A Pennsylvania school board has voted to take to the Supreme Court its case against two middle school girls over “I (heart) boobies!” bracelets, which the students wore to raise awareness about breast cancer.
The Easton Area School District voted 7-1 Tuesday night to appeal a federal appeals court decision from August that ruled in favor of the girls and found the bracelets were not lewd or disruptive.
“We will be filing a petition with the Supreme Court,” district solicitor John Freund told ABCNews.com. The school district has until December to file its petition, but the parties will not know if the court will hear the case until the spring.
“Other courts have found banning of these bracelets to be a constitutional and permissible exercise of school authority,” he said. “Case law gives schools the authority to ban material deemed lewd, obscene, profane or vulgar.”
The case dates back to 2010, when students Brianna Hawk and Kayla Martinez, then 12 and 13, were suspended for wearing and distributing the bracelets, produced by the nonprofit Keep A Breast organization, during the school’s breast cancer awareness day.
The girls went to the ACLU, which agreed to take up their case.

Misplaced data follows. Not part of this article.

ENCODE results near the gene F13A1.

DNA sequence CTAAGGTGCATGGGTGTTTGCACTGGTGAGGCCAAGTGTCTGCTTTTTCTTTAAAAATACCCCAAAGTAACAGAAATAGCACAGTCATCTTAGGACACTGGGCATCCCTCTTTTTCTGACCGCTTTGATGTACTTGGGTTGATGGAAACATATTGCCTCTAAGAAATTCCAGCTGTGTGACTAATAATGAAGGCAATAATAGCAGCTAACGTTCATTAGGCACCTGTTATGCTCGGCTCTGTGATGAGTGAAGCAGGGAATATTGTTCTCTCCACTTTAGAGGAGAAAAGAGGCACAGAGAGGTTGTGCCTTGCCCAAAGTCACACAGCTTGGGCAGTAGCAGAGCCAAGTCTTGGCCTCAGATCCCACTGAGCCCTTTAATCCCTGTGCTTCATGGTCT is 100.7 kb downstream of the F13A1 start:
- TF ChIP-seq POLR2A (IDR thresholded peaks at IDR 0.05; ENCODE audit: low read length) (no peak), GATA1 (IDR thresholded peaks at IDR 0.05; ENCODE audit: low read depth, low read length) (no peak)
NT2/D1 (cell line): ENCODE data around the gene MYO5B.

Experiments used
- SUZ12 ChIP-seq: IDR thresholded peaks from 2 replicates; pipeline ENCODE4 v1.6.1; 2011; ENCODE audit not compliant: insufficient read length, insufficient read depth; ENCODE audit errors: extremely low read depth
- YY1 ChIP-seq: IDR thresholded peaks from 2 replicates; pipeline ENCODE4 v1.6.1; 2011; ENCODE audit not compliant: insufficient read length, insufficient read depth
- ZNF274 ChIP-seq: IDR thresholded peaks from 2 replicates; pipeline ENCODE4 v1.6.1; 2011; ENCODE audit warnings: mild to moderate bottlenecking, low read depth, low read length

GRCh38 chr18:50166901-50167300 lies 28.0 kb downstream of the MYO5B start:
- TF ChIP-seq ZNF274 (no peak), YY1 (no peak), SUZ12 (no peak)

In August, the Third Circuit U.S. Court of Appeals upheld a lower court’s decision to lift the ban on bracelets, writing in a majority opinion that “just because letting in one idea might invite even more difficult judgment calls about other ideas cannot justify suppressing speech of genuine social value.”
Lawyers for the girls said if the court decides to hear the case they plan to continue the fight.
“We think the Third Circuit got it right and we’re surprised that the school district has set a high priority on attacking speech,” said Mary Catherine Roper, the lead ACLU attorney defending the girls.
“Our contention is that this wasn’t lewd. Everyone knew these bracelets were about breast cancer awareness,” she said. “The Third Circuit found this is speech about an important social issue. The court says if there is ambiguity about lewdness, but no ambiguity about a genuine social value, then you have to go with protecting free speech.”